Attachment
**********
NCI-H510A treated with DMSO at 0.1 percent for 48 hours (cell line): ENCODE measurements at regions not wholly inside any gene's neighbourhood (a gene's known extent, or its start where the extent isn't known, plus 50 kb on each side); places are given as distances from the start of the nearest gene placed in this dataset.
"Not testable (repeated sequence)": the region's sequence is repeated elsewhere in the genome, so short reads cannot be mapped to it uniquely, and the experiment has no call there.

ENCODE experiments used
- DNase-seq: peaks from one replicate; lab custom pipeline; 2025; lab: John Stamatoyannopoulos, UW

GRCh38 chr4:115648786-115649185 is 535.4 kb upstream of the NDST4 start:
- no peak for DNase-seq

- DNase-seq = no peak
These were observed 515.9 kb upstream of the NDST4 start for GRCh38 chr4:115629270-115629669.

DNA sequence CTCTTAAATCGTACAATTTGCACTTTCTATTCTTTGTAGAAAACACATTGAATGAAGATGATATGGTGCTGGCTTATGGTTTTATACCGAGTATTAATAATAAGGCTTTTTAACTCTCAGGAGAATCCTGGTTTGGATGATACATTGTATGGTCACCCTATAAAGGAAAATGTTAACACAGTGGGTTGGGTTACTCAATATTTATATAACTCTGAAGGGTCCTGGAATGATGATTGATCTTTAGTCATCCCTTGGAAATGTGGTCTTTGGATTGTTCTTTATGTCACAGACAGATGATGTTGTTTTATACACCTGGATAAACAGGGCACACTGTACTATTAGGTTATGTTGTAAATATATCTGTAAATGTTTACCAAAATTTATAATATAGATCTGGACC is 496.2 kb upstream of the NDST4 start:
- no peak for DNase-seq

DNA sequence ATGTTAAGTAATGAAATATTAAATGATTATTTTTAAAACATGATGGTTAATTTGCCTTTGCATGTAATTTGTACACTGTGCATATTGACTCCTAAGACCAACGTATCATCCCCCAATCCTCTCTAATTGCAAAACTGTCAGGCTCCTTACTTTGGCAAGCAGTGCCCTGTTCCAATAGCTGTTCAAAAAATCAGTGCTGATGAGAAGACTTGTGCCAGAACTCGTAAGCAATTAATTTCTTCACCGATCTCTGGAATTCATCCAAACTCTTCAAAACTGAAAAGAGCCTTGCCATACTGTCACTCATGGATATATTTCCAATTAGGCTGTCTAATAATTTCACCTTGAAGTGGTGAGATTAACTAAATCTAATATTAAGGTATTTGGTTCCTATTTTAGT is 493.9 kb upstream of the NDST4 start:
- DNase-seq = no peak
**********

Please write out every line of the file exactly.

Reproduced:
NCI-H510A treated with DMSO at 0.1 percent for 48 hours (cell line): ENCODE measurements at regions not wholly inside any gene's neighbourhood (a gene's known extent, or its start where the extent isn't known, plus 50 kb on each side); places are given as distances from the start of the nearest gene placed in this dataset.
"Not testable (repeated sequence)": the region's sequence is repeated elsewhere in the genome, so short reads cannot be mapped to it uniquely, and the experiment has no call there.

ENCODE experiments used
- DNase-seq: peaks from one replicate; lab custom pipeline; 2025; lab: John Stamatoyannopoulos, UW

GRCh38 chr4:115648786-115649185 is 535.4 kb upstream of the NDST4 start:
- no peak for DNase-seq

- DNase-seq = no peak
These were observed 515.9 kb upstream of the NDST4 start for GRCh38 chr4:115629270-115629669.

DNA sequence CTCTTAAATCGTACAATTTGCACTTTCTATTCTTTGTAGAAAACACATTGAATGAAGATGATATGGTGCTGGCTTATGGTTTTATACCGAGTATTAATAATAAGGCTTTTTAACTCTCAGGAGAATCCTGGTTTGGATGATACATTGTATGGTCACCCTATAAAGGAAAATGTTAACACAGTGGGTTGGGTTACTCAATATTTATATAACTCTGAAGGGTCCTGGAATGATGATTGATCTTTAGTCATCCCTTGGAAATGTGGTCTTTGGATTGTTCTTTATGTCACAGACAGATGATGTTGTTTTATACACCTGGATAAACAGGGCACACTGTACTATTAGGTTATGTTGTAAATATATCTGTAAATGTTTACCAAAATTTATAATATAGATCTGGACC is 496.2 kb upstream of the NDST4 start:
- no peak for DNase-seq

DNA sequence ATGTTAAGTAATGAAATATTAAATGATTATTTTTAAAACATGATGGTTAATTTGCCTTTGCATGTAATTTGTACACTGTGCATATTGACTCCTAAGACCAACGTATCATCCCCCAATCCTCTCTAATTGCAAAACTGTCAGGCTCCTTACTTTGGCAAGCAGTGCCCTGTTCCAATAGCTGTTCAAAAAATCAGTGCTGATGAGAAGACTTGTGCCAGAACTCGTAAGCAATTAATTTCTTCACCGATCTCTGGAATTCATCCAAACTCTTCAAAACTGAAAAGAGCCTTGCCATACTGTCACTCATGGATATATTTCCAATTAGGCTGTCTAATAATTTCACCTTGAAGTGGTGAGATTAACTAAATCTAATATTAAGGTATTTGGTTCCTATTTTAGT is 493.9 kb upstream of the NDST4 start:
- DNase-seq = no peak